Tag Archives: travel

Toilet Tales: Part 9 of 9: A Key to Nowhere

Coming to the end of our journey through the “water closets” of the world that I have, so far, been privileged to explore, we found ourselves in a roadside stopover somewhere in Israel.

This was one of our longest shore excursions, somewhere between 9 ½ and 12 hours – mine and Bill’s memories differ on just where we were on that given day, and my notes aren’t crystal clear on that point either – the downside of seeing so much in such a short span of time on each of our first two days docked in Haifa and our third docked in Ashdod. We covered a tremendous amount of territory those few days – from the Sea of Galilee at our most northern point to Masada on the Dead Sea at our most southern point, and everything between.

Arriving at our roadside stop, my friends and I cued up in two long lines for the women’s restroom while the men’s restroom was virtually empty. The men were able to get in and out in no time at all, but it’s not as easy or as fast for women. Most of the women I know agree that women everywhere should have two full-size restrooms at their disposal for every one the men have, not only lessening the time we must wait but that which men must spend waiting for us, as well. This should be the case in all public spaces where there are lots of people: airport concourses in particular, along with concert venues.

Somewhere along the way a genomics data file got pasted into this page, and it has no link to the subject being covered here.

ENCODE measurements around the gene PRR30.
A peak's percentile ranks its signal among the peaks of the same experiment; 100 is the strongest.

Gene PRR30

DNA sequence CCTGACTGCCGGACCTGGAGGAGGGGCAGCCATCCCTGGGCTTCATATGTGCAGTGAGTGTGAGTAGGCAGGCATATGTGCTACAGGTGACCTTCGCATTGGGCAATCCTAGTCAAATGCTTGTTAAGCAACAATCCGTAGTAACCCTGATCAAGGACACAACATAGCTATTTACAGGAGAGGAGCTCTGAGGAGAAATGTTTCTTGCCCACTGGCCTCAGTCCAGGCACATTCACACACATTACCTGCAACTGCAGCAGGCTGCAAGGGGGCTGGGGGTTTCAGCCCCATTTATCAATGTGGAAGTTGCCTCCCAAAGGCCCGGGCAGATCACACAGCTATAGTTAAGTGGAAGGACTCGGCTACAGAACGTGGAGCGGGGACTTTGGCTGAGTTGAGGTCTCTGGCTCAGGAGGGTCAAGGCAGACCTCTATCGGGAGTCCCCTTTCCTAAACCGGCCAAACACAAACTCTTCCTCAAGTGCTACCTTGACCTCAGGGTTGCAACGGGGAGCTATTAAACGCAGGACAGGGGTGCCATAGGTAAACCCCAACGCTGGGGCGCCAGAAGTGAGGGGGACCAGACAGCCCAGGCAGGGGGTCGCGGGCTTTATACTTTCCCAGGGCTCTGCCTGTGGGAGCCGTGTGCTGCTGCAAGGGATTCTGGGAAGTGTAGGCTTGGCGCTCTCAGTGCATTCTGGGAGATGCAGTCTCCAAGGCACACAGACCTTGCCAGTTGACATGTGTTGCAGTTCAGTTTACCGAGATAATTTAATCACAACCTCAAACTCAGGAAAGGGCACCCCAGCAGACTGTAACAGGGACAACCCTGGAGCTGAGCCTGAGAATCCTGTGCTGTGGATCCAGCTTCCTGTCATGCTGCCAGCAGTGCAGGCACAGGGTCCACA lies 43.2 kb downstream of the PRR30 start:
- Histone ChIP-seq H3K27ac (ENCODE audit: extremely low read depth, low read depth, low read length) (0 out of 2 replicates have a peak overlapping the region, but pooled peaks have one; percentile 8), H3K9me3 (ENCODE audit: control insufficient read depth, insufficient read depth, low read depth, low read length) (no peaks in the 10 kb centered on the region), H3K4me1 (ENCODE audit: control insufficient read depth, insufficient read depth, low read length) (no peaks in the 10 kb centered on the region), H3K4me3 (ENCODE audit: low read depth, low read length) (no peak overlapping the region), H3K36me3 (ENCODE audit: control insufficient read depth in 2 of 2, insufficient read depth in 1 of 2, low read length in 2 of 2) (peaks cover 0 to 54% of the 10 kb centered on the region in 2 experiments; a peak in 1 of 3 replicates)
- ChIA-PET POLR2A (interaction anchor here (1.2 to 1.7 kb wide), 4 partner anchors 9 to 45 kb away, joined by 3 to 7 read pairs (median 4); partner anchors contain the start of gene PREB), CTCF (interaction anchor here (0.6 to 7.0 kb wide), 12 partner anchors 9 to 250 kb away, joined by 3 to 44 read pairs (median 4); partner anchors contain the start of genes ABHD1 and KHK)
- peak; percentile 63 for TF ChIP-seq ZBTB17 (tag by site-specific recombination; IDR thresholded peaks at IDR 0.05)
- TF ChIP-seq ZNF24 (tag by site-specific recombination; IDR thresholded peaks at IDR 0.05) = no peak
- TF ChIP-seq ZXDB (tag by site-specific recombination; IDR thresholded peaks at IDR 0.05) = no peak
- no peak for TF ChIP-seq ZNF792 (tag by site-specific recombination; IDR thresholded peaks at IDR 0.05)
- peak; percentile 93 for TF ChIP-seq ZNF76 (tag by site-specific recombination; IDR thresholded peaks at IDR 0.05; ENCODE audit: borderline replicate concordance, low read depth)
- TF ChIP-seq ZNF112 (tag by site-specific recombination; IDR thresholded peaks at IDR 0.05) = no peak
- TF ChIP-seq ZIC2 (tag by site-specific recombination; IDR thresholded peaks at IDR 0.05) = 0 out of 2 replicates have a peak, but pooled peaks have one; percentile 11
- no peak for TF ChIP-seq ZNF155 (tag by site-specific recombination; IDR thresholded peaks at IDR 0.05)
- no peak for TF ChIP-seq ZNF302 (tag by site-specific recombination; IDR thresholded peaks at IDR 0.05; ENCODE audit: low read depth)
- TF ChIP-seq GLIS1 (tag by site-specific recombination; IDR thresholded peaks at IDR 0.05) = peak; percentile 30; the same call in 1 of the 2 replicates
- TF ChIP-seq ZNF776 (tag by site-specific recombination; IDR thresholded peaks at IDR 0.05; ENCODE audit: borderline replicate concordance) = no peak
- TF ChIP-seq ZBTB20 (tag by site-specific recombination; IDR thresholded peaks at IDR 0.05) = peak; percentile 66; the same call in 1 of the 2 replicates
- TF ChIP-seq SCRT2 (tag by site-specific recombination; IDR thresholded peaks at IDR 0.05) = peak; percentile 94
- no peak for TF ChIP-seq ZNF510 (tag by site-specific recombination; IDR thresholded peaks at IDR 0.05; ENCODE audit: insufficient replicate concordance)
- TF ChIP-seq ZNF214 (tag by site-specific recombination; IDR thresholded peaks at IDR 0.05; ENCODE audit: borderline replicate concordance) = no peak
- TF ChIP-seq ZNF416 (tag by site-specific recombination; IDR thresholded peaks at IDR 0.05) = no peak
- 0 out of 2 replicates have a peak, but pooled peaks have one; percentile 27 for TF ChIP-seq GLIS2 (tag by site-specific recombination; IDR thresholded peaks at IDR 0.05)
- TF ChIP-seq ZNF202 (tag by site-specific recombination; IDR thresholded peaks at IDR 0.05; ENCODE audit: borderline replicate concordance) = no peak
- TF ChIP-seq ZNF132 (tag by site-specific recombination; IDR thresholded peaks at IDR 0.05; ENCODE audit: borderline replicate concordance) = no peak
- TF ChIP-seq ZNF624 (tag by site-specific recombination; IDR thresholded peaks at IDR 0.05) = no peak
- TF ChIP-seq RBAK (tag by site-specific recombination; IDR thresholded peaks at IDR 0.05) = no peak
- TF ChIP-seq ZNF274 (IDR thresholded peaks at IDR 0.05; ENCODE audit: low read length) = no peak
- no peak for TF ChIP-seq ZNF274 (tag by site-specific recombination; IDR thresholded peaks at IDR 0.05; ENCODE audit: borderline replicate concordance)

On this day, we were lined up discussing the odds on our tour leaving without us when one of our guides, a male, told the back half of the women’s line, which we were in, that we could use the men’s room and he would stand guard for us. Two at a time in, two out. As long as no men needed to go.

This place was the equivalent of a Stuckey’s-like operation one finds on that interminably long stretch of highway I-70 that runs across Kansas where there is absolutely nothing else to look at for the entire 8 hours it takes to cross the state by car. Unless there’s a tornado. A view of Stuckey’s (though they may have changed hands since last I traveled through Kansas) is preferable to a tornado on the horizon, though it can be pretty boring when that’s all there is to look at. I think anyone who’s had to drive across Kansas would agree.